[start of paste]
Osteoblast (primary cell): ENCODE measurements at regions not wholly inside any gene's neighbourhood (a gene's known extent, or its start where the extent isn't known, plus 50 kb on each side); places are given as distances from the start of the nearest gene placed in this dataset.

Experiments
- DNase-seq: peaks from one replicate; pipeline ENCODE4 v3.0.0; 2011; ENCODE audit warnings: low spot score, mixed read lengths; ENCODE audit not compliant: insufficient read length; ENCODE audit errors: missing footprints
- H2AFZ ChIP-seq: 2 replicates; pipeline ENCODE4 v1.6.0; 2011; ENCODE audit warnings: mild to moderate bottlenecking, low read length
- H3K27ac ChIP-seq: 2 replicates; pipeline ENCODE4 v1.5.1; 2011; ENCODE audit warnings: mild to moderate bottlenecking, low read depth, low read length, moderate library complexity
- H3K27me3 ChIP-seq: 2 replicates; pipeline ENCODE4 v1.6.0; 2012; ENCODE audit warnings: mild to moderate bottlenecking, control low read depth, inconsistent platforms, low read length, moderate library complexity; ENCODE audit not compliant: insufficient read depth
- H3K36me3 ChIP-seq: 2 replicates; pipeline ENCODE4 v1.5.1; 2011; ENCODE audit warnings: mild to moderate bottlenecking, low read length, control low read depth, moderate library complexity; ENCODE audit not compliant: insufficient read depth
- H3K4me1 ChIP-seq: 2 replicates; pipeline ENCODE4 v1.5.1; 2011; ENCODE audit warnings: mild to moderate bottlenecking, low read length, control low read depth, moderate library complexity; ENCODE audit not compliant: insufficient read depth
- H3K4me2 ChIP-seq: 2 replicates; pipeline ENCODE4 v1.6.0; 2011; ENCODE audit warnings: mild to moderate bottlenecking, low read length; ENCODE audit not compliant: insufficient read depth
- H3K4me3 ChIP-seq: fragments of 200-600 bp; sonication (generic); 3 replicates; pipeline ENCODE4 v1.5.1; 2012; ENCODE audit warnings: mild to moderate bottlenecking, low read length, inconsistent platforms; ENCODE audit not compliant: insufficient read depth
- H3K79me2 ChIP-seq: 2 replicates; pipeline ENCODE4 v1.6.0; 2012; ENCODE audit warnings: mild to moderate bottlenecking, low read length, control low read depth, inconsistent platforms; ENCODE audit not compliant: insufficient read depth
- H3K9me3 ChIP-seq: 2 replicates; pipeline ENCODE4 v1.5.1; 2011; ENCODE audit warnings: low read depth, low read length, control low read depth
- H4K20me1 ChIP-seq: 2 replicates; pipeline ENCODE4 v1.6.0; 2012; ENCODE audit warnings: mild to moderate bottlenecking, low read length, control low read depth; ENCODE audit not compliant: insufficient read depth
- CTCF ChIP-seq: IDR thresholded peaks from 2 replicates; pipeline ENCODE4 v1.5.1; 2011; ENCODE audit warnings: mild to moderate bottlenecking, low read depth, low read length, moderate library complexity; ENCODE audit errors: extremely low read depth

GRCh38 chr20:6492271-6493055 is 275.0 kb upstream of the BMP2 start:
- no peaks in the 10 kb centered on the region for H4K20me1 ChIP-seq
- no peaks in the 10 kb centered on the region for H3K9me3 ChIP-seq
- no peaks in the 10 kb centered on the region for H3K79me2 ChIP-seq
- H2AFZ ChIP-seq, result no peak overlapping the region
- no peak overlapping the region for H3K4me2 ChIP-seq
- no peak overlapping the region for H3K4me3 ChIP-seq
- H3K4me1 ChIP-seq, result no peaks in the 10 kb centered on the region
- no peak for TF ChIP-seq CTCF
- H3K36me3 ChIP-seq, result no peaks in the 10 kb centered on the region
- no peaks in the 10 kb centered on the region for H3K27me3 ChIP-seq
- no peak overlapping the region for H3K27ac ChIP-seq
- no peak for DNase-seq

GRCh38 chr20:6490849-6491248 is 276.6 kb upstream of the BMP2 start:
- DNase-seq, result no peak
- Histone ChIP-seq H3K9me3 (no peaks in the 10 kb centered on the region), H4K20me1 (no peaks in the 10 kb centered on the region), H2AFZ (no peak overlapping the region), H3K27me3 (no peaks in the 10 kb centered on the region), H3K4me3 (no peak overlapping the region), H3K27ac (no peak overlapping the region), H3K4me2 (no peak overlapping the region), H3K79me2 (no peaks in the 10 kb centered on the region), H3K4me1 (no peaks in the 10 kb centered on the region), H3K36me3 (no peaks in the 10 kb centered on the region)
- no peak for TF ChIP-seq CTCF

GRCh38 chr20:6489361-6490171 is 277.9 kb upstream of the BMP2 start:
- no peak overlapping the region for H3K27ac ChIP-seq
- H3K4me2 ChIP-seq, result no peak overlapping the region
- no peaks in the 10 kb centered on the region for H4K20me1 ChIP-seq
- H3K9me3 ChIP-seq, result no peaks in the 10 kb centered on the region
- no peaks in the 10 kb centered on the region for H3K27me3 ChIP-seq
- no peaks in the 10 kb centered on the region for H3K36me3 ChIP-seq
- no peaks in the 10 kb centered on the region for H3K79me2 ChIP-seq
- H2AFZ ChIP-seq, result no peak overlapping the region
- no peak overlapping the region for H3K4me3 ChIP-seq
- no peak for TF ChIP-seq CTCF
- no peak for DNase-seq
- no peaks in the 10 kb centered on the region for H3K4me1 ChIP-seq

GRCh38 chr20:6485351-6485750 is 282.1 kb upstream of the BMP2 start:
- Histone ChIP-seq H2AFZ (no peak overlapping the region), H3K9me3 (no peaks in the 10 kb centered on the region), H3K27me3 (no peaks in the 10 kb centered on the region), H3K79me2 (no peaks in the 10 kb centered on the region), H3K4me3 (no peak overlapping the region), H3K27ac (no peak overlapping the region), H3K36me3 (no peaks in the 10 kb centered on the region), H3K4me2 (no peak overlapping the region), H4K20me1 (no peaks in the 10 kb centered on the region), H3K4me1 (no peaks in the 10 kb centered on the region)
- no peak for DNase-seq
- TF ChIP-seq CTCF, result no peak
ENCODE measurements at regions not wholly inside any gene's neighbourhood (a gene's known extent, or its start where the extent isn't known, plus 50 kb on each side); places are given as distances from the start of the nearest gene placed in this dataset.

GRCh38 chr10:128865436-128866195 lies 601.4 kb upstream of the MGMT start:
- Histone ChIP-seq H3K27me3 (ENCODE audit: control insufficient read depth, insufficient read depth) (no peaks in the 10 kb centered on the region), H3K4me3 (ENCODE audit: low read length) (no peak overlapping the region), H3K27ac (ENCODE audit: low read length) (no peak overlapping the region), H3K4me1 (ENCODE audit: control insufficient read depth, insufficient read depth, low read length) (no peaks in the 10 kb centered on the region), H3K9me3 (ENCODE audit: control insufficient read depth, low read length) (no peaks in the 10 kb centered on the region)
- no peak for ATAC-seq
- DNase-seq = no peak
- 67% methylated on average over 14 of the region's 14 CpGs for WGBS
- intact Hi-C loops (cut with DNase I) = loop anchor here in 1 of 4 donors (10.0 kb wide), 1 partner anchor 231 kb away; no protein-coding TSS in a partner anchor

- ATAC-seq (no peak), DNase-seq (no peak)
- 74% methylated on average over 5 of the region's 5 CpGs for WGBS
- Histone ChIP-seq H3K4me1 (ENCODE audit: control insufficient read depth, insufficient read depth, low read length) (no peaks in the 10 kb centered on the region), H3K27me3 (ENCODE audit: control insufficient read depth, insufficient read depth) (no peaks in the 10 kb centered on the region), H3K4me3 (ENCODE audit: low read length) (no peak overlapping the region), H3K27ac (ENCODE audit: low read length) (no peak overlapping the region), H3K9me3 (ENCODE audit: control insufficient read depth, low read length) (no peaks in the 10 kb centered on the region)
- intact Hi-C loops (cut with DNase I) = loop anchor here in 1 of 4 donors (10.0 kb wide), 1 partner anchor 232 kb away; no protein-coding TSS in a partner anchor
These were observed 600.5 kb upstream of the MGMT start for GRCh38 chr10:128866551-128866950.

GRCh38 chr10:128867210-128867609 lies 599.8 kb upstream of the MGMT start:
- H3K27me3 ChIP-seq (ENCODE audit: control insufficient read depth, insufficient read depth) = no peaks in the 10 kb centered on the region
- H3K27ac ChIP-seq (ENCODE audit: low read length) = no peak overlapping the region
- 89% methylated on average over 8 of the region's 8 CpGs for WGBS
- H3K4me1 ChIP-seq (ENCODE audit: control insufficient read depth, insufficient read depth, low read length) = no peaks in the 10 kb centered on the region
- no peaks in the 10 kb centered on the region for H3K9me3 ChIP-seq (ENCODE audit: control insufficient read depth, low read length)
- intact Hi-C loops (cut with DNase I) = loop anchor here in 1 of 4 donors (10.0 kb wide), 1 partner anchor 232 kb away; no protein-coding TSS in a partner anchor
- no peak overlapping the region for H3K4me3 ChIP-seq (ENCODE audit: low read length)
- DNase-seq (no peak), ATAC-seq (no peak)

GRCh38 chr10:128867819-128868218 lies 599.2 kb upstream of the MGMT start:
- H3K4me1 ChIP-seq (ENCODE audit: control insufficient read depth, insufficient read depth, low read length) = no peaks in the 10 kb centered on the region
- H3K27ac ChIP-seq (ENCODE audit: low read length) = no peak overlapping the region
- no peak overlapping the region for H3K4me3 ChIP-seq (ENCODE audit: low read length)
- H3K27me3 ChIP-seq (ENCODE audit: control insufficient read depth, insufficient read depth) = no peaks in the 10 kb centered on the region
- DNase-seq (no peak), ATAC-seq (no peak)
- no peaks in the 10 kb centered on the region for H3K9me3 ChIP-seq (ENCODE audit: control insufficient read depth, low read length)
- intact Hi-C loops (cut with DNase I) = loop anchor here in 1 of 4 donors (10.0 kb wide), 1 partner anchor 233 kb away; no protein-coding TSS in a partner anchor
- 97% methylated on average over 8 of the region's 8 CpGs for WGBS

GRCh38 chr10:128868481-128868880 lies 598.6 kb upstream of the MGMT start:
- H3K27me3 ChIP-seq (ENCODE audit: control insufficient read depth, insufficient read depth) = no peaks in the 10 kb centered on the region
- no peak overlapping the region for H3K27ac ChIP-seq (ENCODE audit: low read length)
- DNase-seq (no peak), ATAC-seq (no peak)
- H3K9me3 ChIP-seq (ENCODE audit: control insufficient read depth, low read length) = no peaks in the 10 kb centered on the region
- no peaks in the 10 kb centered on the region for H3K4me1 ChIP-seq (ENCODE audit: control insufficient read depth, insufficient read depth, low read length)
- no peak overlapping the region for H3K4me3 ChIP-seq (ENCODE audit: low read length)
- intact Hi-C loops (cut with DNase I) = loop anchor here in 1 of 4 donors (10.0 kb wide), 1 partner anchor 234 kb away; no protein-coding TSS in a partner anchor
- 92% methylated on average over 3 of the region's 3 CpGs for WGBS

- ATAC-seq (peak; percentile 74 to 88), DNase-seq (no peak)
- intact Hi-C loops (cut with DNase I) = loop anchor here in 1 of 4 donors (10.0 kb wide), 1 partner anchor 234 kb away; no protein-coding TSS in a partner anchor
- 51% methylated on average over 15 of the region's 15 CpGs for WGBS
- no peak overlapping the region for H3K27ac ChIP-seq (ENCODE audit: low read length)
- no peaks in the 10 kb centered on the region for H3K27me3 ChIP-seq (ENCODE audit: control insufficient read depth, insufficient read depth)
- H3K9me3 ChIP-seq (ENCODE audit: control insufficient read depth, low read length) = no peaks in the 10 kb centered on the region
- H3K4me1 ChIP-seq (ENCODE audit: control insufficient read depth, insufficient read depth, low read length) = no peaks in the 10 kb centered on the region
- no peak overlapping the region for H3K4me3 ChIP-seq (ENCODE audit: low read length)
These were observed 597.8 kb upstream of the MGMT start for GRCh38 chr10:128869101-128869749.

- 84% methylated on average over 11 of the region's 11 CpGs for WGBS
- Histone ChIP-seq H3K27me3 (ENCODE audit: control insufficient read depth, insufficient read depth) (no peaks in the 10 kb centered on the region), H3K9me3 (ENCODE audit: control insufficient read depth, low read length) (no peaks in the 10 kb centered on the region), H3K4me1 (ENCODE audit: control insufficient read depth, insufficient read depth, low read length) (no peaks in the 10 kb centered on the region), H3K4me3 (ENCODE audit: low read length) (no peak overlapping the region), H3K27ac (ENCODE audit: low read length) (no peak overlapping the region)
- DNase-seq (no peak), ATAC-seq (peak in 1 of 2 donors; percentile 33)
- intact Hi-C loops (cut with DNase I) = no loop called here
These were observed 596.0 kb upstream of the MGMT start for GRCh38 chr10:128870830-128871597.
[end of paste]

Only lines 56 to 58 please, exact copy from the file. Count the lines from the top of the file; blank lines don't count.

- ATAC-seq (no peak), DNase-seq (no peak)
- 74% methylated on average over 5 of the region's 5 CpGs for WGBS
- Histone ChIP-seq H3K4me1 (ENCODE audit: control insufficient read depth, insufficient read depth, low read length) (no peaks in the 10 kb centered on the region), H3K27me3 (ENCODE audit: control insufficient read depth, insufficient read depth) (no peaks in the 10 kb centered on the region), H3K4me3 (ENCODE audit: low read length) (no peak overlapping the region), H3K27ac (ENCODE audit: low read length) (no peak overlapping the region), H3K9me3 (ENCODE audit: control insufficient read depth, low read length) (no peaks in the 10 kb centered on the region)